In November, Lytle made her most recent trip to Ukraine, visiting the city of Bakhmut and also Shchoholeva. They talked of her possibly studying English at University of Nebraska at Omaha to help her get into graduate school.

Shchoholeva didn’t believe war would come. Life was so normal in Chernihiv. How could there be war? On the night of Feb. 23, she went out with friends, going to bed at 4 a.m. An air-raid siren blared one hour later.

She called Lytle, who told her to grab documents, clothes, and food. Shchoholeva stayed with a family friend at a dacha 15 minutes from the city.

Chernihiv, population nearly 300,000, is on the main highway from Belarus to Kiev, key to the Russian advance in the early days of the war.

At the dacha, the days were quiet but the nights terrifying. 

“It was the worst. They did a lot of shooting at night,” Shchoholeva said, sitting in a Starbuck’s in Omaha in June, with Lytle translating Shchoholeva’s Russian into English. “Everyone slept very badly because you never knew when the next bombs would come.”

The night she texted Lytle might not even have been the worst. Once, a neighboring dacha was hit by a shell, causing its collapse. Once the shelling stopped, Shchoholeva and her friends ran out, removed wreckage and freed the family trapped on the ground floor. They survived.

Shchoholeva and her friends knew they had to leave. Stuffing themselves in an old Hyundai, it took three attempts before they finally made it to Lviv, near the Polish border. What should have been a seven-hour drive took three-and-a-half days.

Shchoholeva split up with her friends, crossed into Poland on a bus, and stayed in an Airbnb efficiency apartment Lytle rented for her in Krakow. 

Lytle booked herself a flight, Omaha-Chicago-Munich-Krakow. She met Shchoholeva at the Airbnb.

“We had a good long cry,” Lytle said. “And we didn’t know what the plan was.”

She could not leave Shchoholeva alone, not at the edge of a war zone.

“I couldn’t just lose her to the chaos of war,” Lytle said. “And that was a real possibility.”

The next step was a train to Warsaw. The Krakow station was glutted with people fleeing Ukraine.

“I’ve never been standing in a sea of new war refugees,” Lytle said. “It was just masses of people with one backpack or one plastic bag of stuff…it’s all these single moms and young people and all these families without their men except for their grandparents.”

Word was the U.S. Embassy in Warsaw was overwhelmed. So Lytle and Shchoholeva flew from Warsaw to Riga, Latvia, and got an expedited appointment at the U.S. Embassy there. Shchoholeva received a tourist visa and arrived at Eppley Airfield April 2.

She is now in an accelerated English program at UNO and living with Lytle and her family in Omaha. 

As Lytle’s 50th birthday loomed this summer, she asked friends and loved ones to donate to a Ukrainian cause rather than buy a gift. Or, if not that, a cause important to them.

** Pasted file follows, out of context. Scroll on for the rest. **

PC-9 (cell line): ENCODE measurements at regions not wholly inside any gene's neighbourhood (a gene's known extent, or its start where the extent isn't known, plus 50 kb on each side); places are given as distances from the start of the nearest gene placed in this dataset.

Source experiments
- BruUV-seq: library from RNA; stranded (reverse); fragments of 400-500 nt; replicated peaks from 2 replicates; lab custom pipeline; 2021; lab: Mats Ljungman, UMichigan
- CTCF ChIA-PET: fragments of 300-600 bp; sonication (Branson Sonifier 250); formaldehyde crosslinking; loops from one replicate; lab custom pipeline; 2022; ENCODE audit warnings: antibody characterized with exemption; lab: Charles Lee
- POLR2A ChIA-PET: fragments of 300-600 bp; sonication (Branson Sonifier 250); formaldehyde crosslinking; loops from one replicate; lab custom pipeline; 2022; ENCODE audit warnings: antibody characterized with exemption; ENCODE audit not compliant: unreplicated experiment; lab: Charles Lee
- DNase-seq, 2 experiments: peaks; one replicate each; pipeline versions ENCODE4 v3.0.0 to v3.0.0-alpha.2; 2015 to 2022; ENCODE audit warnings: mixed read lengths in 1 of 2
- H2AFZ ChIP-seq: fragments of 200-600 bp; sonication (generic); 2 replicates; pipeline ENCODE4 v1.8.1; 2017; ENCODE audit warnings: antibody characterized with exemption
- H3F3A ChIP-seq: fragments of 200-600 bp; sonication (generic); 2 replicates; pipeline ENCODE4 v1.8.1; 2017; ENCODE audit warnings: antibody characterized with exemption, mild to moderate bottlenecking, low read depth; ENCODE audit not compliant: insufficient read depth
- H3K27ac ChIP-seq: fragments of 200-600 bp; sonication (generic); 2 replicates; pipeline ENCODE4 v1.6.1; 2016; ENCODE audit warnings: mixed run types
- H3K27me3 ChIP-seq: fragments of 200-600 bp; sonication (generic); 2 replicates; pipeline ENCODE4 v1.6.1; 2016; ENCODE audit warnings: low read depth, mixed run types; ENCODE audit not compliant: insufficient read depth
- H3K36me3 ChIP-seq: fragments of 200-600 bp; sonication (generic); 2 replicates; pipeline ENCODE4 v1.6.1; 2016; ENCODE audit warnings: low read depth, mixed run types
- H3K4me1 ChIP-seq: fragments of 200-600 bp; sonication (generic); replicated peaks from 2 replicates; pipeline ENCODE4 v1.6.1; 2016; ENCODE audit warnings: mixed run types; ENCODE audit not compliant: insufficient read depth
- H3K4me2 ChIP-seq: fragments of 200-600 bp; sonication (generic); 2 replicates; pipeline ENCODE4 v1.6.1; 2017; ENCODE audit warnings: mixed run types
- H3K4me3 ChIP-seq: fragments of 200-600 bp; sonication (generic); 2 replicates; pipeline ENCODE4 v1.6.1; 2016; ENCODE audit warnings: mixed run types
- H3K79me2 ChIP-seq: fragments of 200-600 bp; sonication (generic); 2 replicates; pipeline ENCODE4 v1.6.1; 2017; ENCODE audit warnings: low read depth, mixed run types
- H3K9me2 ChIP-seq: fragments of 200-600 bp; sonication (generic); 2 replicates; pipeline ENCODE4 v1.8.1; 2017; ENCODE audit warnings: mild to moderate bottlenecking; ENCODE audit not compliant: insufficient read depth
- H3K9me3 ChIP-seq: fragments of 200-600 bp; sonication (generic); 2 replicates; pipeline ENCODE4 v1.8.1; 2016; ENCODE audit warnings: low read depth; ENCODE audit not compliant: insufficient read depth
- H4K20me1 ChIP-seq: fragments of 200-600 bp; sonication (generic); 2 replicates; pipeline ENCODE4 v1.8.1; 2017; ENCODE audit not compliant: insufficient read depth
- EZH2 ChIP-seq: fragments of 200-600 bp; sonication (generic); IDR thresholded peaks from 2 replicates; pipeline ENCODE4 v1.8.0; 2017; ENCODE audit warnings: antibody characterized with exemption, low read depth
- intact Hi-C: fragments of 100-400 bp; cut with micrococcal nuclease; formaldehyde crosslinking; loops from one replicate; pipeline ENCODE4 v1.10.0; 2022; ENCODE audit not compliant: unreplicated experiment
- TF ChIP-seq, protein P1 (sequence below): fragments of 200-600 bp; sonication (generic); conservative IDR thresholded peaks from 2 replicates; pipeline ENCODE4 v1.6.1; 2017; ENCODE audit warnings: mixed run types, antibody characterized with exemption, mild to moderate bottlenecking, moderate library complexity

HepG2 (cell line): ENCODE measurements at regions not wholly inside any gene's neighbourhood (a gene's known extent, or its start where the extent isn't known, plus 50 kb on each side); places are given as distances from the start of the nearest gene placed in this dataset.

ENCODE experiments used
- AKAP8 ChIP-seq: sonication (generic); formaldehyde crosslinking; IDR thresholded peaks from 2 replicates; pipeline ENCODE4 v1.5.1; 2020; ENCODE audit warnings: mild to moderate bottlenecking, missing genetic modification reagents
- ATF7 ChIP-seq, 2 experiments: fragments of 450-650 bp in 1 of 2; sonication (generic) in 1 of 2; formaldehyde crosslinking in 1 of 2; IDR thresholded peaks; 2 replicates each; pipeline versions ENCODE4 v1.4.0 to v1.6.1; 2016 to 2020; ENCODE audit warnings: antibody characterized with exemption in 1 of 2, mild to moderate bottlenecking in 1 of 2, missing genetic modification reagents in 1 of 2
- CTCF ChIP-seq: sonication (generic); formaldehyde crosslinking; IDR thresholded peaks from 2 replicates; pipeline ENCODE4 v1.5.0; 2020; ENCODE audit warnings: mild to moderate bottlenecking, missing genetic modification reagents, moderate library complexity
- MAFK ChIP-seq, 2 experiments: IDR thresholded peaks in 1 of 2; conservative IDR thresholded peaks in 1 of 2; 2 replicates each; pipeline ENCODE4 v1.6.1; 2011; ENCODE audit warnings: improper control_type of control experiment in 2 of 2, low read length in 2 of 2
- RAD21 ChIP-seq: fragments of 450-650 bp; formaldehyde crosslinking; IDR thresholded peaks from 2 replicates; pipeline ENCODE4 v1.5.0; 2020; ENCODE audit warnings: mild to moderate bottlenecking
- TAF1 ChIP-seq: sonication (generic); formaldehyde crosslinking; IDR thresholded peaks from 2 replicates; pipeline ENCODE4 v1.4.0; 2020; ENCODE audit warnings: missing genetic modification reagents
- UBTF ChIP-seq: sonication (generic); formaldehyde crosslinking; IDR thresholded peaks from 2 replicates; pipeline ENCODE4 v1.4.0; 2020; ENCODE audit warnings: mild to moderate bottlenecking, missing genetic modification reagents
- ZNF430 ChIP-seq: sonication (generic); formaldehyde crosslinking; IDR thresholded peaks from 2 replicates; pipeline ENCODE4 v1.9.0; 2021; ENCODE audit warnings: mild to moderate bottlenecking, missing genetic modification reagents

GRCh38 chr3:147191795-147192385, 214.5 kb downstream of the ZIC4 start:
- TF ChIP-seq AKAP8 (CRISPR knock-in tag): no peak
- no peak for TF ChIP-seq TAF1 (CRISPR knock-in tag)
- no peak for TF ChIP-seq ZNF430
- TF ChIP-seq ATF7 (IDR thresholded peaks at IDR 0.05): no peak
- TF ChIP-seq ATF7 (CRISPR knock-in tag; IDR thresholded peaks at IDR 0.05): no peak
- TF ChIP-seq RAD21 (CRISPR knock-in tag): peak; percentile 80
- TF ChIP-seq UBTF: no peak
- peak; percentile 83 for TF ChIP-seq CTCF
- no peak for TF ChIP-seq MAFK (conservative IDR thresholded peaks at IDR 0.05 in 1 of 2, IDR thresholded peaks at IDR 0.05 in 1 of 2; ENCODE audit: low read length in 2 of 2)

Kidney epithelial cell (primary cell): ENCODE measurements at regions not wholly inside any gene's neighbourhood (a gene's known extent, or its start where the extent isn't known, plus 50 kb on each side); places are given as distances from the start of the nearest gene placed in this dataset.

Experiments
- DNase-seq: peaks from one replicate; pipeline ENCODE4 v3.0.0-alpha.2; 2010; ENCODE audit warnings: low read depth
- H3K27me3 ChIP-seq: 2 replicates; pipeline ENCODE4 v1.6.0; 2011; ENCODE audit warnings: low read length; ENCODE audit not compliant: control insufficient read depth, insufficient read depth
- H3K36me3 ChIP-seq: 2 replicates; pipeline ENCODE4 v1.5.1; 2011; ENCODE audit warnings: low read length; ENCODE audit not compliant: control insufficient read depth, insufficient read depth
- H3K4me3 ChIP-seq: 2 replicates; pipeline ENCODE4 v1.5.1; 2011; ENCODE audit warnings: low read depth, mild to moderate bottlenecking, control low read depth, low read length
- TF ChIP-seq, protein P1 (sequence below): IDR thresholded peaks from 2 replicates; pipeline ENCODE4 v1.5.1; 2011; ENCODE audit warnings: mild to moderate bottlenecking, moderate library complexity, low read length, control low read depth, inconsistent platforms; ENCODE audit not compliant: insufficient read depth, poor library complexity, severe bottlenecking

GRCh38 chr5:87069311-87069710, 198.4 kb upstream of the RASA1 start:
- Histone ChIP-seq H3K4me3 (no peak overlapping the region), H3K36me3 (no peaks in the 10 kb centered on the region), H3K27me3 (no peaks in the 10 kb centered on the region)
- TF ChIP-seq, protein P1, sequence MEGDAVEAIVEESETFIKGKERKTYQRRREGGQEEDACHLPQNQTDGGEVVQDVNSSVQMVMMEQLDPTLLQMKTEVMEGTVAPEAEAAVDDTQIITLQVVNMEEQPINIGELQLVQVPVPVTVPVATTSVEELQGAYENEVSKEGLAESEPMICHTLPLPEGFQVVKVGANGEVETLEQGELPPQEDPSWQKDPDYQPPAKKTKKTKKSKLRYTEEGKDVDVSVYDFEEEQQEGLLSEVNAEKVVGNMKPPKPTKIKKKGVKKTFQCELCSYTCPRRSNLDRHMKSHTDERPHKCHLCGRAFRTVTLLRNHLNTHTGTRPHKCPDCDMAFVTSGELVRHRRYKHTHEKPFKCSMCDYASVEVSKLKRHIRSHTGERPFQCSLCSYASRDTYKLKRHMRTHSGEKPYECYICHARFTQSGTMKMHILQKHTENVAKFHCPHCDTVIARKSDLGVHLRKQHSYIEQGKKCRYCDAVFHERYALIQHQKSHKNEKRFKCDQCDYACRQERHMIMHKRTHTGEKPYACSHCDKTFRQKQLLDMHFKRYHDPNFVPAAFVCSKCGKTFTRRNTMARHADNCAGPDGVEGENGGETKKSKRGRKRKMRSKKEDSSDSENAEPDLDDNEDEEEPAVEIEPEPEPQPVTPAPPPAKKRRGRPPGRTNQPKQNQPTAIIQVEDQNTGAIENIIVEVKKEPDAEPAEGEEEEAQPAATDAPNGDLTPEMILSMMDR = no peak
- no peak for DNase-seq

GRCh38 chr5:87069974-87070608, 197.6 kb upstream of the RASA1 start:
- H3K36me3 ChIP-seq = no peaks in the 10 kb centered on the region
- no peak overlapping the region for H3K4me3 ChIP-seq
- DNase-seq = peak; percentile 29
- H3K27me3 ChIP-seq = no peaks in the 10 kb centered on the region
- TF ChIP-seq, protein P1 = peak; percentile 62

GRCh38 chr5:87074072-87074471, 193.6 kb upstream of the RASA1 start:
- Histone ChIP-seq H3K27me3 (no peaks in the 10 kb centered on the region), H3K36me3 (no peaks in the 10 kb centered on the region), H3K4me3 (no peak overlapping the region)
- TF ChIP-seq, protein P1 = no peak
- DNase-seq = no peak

“It’s nice to have people respect you for being a good person. But that’s not why [I] do it,” she said. “I get such joy and such fulfillment from having been able to help people…I hope I can have as many more [birthdays] as possible so I can keep doing this.”

That passion, Jeanetta said, has allowed Lytle to mitigate an otherwise dreary existence for children in Ukrainian orphanages.

“The lives that Kelly has impacted through basically her volunteer work in Ukraine over the past 20 years, I couldn’t even begin to calculate the number of people who have benefited,” he said. “She has truly transformed the lives of the people she has touched. Deeply.”

Shchoholeva said she would like to return to Ukraine. Her brother is there. She doesn’t know when that will be or what will be waiting for her when the time comes. 


Iryna Shchoholeva has returned to Ukraine, leaving Omaha on July 25. The reason can be summed up in one word: homesickness.

“She got back to Chernihiv and she’s staying with a friend and her sister who live in a very small apartment,” Lytle said. “I think she is glad to be back with her friends. She sent me a lot of pictures of the destruction in Chernihiv. I think that was eye opening for her…The biggest challenge now is to find work of some sort.”

That could be tough. The Ukrainian National Bank estimates the unemployment rate there to be 35%, according to the Kyiv Post. Rents are sky-high in safer cities because that is where everyone wants to be.

“It’s rough. Life is a struggle, that’s for sure,” Lytle said. “The war has totally destroyed the economy...Food availability in cities is getting tighter and tighter, and with winter coming there is a lot of fear as to what this is going to be like.”

Shchoholeva loved learning English at UNO, making new friends from all over the world.

Lytle is in the process of bringing a 37-year-old woman and her 13-year-old daughter to Omaha. She knows the family from her travels to Bakhmut, the eastern Ukrainian city Omaha has partnered with – the woman is the oldest sister of Lytle’s oldest son. The mother is getting a passport, a slow process with so many Ukrainians trying to get them. The woman’s husband is not able to leave because of the war.

Lytle says: “Their city is being destroyed. They won’t be able to go back.”

This article originally appeared in the September 2022 issue of Omaha Magazine. To receive the magazine, click here to subscribe.